Mechanics carry torch for women in military

Story and Photos by Staff Sgt. Scott Raymond, Kentucky National Guard Public Affairs

Video by Alli Burton, Kentucky National Guard Family Programs

Pfc. Meghan Aube (left) and Staff Sgt. Kathleen Braithwaite stand with the military equipment they maintain on a daily basis in Frankfort, Ky., March 16, 2017. They are two of the few female mechanics in the Kentucky National Guard. (U.S. Army National Guard photo by Staff Sgt. Scott Raymond)

Pfc. Meghan Aube (left) and Staff Sgt. Kathleen Braithwaite stand with the military equipment they maintain on a daily basis in Frankfort, Ky., March 16, 2017. They are two of the few female mechanics in the Kentucky National Guard. (U.S. Army National Guard photo by Staff Sgt. Scott Raymond)

FRANKFORT, Ky. — “It’s really an exciting time for women in the military,” said Staff Sgt. Kathleen Braithwaite. “The perception has changed a lot in my time in uniform. It’s no longer just little boys that grow up to be Soldiers, little girls have that dream too.”

Her feelings are not unique. More than 1,000 women wear the uniform in the Kentucky Army and Air National Guard, with roughly 15% of the U.S. military and many will share the same such ideas of bygone stereotypes.

Braithwaite works full-time as a wheeled vehicle mechanic at the Field Maintenance Shop (FMS) #5 in Frankfort. She is one of two females in the shop. She said she no longer considers the thought of ‘predominantly male environments’. (Story continued below video…)

“The Guard has always treated me as an equal. It is about being a Soldier, your gender doesn’t really matter. If you work hard and you want to learn, you will succeed,” she said. “My first squad leader was also a female and she was fantastic. She is very passionate about her job and she has risen to become a chief warrant officer now and runs an FMS shop. I was the only female for a long time in my current position and the guys there treated me as an equal from the very beginning.”

Pfc. Meghan Aube serves as one of only two female helicopter mechanics in the Kentucky Guard. Just like Braithwaite, Aube enlisted into a primarily male-dominated occupation, something neither of them thought too much about before swearing in.

“Being one of a select few females in my job, I don’t feel any different,” said Aube. “If you go out there and do your job and complete it as well as any of the guys do, there is no difference.”

“They treat you the same as anybody else and it’s been that way the whole way through for me, through basic training, through AIT. If you do your job, there is no male or female, you’re a Soldier, and that’s just how it is.”

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Warrant Officer James Foley is the FMS #5 shop manager and is Braithwaite’s boss. He also feels that gender doesn’t play a role in getting the job done.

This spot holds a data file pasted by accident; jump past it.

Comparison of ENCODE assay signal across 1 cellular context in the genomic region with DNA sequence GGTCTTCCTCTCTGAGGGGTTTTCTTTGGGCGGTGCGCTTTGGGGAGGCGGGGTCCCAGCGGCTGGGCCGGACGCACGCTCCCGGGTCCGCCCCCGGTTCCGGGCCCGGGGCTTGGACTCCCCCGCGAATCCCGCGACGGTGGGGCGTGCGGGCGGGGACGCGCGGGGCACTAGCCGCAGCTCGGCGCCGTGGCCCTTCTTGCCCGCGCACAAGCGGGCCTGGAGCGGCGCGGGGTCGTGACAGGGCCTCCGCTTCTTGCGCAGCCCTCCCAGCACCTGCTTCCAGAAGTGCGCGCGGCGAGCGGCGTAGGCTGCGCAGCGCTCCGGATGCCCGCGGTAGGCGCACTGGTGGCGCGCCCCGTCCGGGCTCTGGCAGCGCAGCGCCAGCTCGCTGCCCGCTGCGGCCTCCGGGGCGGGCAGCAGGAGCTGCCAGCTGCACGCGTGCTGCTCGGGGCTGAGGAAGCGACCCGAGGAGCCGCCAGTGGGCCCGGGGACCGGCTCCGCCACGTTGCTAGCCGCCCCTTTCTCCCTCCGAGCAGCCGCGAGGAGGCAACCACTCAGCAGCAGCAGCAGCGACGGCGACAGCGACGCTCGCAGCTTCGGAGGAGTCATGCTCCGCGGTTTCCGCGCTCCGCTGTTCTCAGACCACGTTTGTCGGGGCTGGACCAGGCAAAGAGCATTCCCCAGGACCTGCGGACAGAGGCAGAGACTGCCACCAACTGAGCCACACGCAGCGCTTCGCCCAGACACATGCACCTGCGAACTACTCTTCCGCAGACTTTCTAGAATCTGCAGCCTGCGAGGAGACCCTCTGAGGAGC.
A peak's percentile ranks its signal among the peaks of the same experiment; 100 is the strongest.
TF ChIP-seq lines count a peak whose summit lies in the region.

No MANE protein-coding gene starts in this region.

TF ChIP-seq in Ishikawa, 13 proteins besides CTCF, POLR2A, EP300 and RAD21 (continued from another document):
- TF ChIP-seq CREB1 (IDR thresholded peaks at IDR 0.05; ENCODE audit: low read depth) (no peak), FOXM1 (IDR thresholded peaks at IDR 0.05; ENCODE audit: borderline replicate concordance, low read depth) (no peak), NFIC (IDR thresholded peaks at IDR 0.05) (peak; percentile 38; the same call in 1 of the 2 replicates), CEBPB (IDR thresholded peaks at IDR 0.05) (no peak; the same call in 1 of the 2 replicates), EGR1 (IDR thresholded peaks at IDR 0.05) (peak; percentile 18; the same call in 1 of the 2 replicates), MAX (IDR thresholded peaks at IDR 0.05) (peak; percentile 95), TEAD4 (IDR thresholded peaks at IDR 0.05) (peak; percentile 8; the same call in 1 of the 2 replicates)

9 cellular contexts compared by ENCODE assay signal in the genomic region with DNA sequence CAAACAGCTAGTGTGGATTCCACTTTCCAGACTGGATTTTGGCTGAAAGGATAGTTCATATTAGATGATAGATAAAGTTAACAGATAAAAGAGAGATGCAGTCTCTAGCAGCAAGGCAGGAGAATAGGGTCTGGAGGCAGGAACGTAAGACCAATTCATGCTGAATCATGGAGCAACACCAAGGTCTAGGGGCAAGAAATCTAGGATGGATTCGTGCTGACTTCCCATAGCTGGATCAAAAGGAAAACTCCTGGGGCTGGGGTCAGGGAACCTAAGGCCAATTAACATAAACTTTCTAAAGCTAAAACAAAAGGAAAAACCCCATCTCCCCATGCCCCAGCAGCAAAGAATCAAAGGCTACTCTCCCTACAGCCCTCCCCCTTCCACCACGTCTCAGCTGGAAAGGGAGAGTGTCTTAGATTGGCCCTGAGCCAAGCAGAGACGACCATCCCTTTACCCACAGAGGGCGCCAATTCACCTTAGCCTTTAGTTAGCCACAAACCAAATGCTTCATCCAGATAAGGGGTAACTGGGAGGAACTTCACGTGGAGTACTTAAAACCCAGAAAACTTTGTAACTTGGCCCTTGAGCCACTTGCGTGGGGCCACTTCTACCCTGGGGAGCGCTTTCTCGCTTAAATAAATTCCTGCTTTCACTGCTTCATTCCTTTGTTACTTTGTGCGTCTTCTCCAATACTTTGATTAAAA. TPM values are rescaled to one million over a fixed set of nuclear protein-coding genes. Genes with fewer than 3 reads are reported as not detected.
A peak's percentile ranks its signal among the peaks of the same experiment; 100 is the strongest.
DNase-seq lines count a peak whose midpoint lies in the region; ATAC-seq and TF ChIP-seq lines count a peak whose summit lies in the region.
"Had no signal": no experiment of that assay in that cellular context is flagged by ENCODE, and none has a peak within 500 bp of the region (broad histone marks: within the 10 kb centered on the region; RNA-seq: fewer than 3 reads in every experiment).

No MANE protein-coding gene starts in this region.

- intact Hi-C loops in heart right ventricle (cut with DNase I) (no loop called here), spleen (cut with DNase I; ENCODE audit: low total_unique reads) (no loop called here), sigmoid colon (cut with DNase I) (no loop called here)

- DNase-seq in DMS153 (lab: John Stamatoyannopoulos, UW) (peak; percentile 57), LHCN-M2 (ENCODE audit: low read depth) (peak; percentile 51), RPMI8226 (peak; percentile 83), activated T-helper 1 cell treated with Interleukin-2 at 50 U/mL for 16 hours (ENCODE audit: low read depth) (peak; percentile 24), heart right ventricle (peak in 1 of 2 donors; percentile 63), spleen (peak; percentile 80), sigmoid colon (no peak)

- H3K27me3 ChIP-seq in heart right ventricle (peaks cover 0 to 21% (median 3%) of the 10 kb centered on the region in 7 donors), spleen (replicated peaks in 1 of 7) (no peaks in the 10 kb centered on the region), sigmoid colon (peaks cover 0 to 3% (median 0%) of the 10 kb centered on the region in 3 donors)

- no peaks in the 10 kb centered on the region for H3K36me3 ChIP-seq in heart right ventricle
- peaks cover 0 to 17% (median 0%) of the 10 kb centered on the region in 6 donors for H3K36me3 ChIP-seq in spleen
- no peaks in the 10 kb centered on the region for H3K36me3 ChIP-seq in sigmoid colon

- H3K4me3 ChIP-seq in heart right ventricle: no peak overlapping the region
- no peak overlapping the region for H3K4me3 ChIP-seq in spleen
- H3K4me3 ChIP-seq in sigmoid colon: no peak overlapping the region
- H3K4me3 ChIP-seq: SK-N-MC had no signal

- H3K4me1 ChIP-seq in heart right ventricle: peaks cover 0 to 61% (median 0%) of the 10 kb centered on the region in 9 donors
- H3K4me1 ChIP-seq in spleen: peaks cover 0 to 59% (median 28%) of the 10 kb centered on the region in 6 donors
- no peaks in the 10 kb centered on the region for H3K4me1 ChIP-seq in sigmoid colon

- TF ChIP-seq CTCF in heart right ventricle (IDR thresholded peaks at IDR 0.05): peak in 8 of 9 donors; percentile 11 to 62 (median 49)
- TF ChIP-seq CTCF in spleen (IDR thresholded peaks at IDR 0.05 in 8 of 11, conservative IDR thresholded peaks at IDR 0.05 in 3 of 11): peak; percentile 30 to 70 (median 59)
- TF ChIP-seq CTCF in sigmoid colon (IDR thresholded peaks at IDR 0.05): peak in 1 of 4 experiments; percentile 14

“There is no difference based on her gender,” said Foley. “Braithwaite is a NCO and she conducts herself as such. She is a senior mechanic in the shop and is continuously sought after for technical advice from lower grade mechanics. She’s a strong leader, comes to work every day with the mindset to work and conducts her duties proficiently.”

Both Soldiers enlisted to challenge themselves, but neither originally considered becoming mechanics. Braithwaite said she couldn’t even change her own oil in her car, now she’s training other Soldiers how to maintain millions of dollars’ worth of U.S. military equipment.

“No one in my family knew much about vehicles and I remember spending time on the side of the road when on ours broke down. Now my family calls me when they’re having problems with their cars,” she said. “I wanted a challenge when I enlisted, something I didn’t know much about. Learning about mechanics has presented me with great challenges and I thoroughly enjoy it.”

“I also have met some of my best friends in the Guard. I grew up as an only child and now I have all these brothers and sisters in uniform, and it’s a wonderful feeling. We are a family.”

While they have only served a few years, Braithwaite and Aube have solid advice for other females considering the military.

“My advice to women is to just get in there and do it. It was the best decision of my life,” said Braithwaite.

“There are so many opportunities for women today, a complete 180 from when I was little,” said Aube. “There’s more jobs open, all of them now, you can stay enlisted, become a warrant officer or commission as an officer, if you set your mind to it, you can do anything you want to do.”

Col. Michael Stephens commands the 63rd Theater Aviation Brigade, which Aube’s unit falls under. He said there’s more than 70 females serving in his brigade. He has seen many step up in a variety of roles and represent women in uniform with the utmost distinction.

“I never sit and think of the Soldiers in my command as whether they are male or female,” he said. “I have hundreds of great Soldiers, aviators, mechanics, personnel specialists, logisticians, etc.; and oh, yeah, many of them are female. They do their job and duty, and do it well. We should stop making a distinction with regard to their gender, and focus more on what they have accomplished as great human beings, who just happen to be female.”

Women continue to break through the barriers of military service. It’s been nearly two years since the Pentagon announced that all combat jobs are opened to women. With the additions of the first female Rangers and even the first females in the artillery and armor branches, strides are being made to level the playing field and allow female Soldiers to become the newest trendsetters in the military.